Does removing the top double the fun?
February 1, 1999
On the road for more than a year now, Volkswagen’s New Beetle no longer draws gaping stares from slack-jawed onlookers. It’s not from its lack of technical prowess or impeccable road manners, but it’s the simple fact that there are more and more of them on the streets everyday.
Hell, it’s a great car all by itself. Buy one. Be happy.
Since its conception, convertible design studies have been spied in various states of trim. But, as Dr. Piech bluntly stated, “A convertible iteration of the New Beetle is not a high priority for us. Certainly, we could build it, but our New Beetle production line is running at maximum capacity right now; we have more important items on our agenda.”
Enter the aftermarket tuners, an industry that’s been both blessing and bane to the O.E. manufacturers. For every genius like Steve Dinan or Art Lingenfelter, there are those selling snake oil products with results that ultimately “de-tune your suspension for maximum inefficiency” or “reduce your engine’s dangerous horsepower.” Like a double-edged sword, cottage industry fabricators are looked upon with mixed emotions.
Newport Convertible Engineering (NCE, curiously located in Placentia, Calif.) is one of the better guys in the world of customizing. In business for more than 16 years, it’s focused its efforts on convertible conversions for Ferraris, BMWs, Lincoln MK VIIIs and Bentleys. NCE recently took on the formidable task of removing the lid from a New Beetle, and the results left this editor more than a little impressed.
Half expecting the New Beetle to snap mid-frame during an exceptionally hard corner, the car instead held a tight line with nary a creak or moan coming from the cowl section. Uneven pavement (e.g. railroad tracks) presented little problem for steering feedback; it remained tight and responsive. Lesser convertibles have a tendency to “corkscrew” during chassis loading. Not so here. The NCE New Beetle exhibited the tightness I’d expect from a factory-built unit.
“We’ve done a significant amount of strengthening to the body,” explained NCE’s Al Zadeh, a engineer from USC. “The New Beetle is actually very well made; even with the top removed it’s still very stiff. But we insisted on adding a significant amount of reinforcement to its structure for good driving characteristics.” All told, the New Beetle gained about 100 lb of steel reinforcement – structures placed in a box section in the rear and front, and an elaborate ladder-type frame underneath the floor pan. Moreover, NCE added beefy side impact beams beneath the lower rocker panels for additional security. The trunk section was also cross-braced between the shock towers – but not at the expense of trunk capacity. Looking at the weld seams revealed close attention to bead uniformity; a lot of work went into the subframe.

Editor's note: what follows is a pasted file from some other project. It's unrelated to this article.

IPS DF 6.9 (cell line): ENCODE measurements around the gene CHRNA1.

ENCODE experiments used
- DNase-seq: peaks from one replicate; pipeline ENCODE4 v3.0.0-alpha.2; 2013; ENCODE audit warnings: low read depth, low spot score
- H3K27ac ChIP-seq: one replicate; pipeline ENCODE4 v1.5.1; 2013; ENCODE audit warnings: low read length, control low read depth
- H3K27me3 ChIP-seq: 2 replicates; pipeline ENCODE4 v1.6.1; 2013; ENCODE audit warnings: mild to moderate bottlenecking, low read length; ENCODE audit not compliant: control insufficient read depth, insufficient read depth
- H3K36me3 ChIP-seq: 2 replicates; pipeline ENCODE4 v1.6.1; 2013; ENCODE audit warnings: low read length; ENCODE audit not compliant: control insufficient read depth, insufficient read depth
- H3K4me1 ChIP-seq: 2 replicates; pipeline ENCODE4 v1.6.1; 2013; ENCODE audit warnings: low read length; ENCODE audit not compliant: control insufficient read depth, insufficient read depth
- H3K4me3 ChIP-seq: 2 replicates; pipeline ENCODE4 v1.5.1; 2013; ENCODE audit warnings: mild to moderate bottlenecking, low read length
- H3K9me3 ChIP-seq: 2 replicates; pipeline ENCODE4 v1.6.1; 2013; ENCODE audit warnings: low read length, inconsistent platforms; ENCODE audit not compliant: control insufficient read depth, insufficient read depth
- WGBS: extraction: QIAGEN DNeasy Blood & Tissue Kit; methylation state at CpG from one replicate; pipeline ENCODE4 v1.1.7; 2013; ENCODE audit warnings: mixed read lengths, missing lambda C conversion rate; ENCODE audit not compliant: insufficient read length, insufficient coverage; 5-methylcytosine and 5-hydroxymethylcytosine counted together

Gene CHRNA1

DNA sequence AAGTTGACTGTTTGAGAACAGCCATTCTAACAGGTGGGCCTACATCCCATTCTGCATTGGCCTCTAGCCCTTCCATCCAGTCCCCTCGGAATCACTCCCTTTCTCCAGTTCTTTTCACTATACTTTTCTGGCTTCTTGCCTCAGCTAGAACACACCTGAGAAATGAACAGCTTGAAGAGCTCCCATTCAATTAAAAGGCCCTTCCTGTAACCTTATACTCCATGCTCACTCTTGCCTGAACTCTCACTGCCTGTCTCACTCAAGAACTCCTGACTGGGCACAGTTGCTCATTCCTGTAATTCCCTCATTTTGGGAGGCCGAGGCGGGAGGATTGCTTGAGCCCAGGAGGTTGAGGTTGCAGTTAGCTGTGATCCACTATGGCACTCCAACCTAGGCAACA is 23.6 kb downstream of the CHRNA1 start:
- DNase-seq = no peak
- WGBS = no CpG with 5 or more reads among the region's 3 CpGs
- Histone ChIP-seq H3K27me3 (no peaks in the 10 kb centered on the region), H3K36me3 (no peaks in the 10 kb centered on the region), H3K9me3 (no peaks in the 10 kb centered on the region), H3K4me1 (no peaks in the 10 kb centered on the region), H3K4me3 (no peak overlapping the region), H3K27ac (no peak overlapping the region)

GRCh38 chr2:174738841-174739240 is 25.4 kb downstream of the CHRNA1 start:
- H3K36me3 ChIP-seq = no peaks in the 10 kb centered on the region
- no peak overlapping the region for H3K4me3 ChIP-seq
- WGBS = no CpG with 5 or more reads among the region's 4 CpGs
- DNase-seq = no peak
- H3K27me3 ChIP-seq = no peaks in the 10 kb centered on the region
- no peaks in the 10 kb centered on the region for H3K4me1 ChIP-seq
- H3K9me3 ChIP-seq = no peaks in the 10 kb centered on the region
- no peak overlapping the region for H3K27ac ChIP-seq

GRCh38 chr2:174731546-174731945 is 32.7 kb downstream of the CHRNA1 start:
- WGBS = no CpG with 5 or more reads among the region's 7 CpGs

Bob Kozen, a retired engineer from Chrysler’s prototype and experimental division, commented on the NCE conversion. “It seems to have done everything right,” said Kozen. “The load-bearing sections are very well enforced – this makes it exceptionally rugged and tough. NCE has done its homework.”
While I admired the handling of the NCE New Beetle, the top styling could benefit from a little more development. Fabricated from triple-layered canvas, the top provides a moderate amount of sound deadening and is secured with clasps from the Mazda Miata. Sealing around the windows is not bad and could be best described as a Miata-like fit. The downside to NCE’s top is its lack of rear passenger side windows; the effect with the top up is like sitting in a cave. Moreover, the folding mechanism is manually operated, and, while it’s not exceptionally heavy, it does take a some effort to raise and lower it. The convertible’s frame intrudes slightly into the rear armrests, but rear passenger room is entirely intact. These are not mortal sins, however, and I can even live with the plastic rear window, but as they say: “Things are only going to get better.”
While NCE is responsible for actually converting the New Beetles to ragtops, Special Vehicle Concepts in Newport Beach and Convert-a-Beetle in Scottsdale, Ariz., are in charge of sales and marketing. SVC can also equip New Beetles (convertible or otherwise) with a host of go-fast goodies, including remapped computers, upgraded exhausts, sport suspensions, hi-po brakes, custom head work – you name it and SVC can make it happen. Plan on giving NCE $12,000 for a convertible conversion –and don’t forget to bring a New Beetle with you. In three weeks, you’ll be the envy of the New Beetle elite.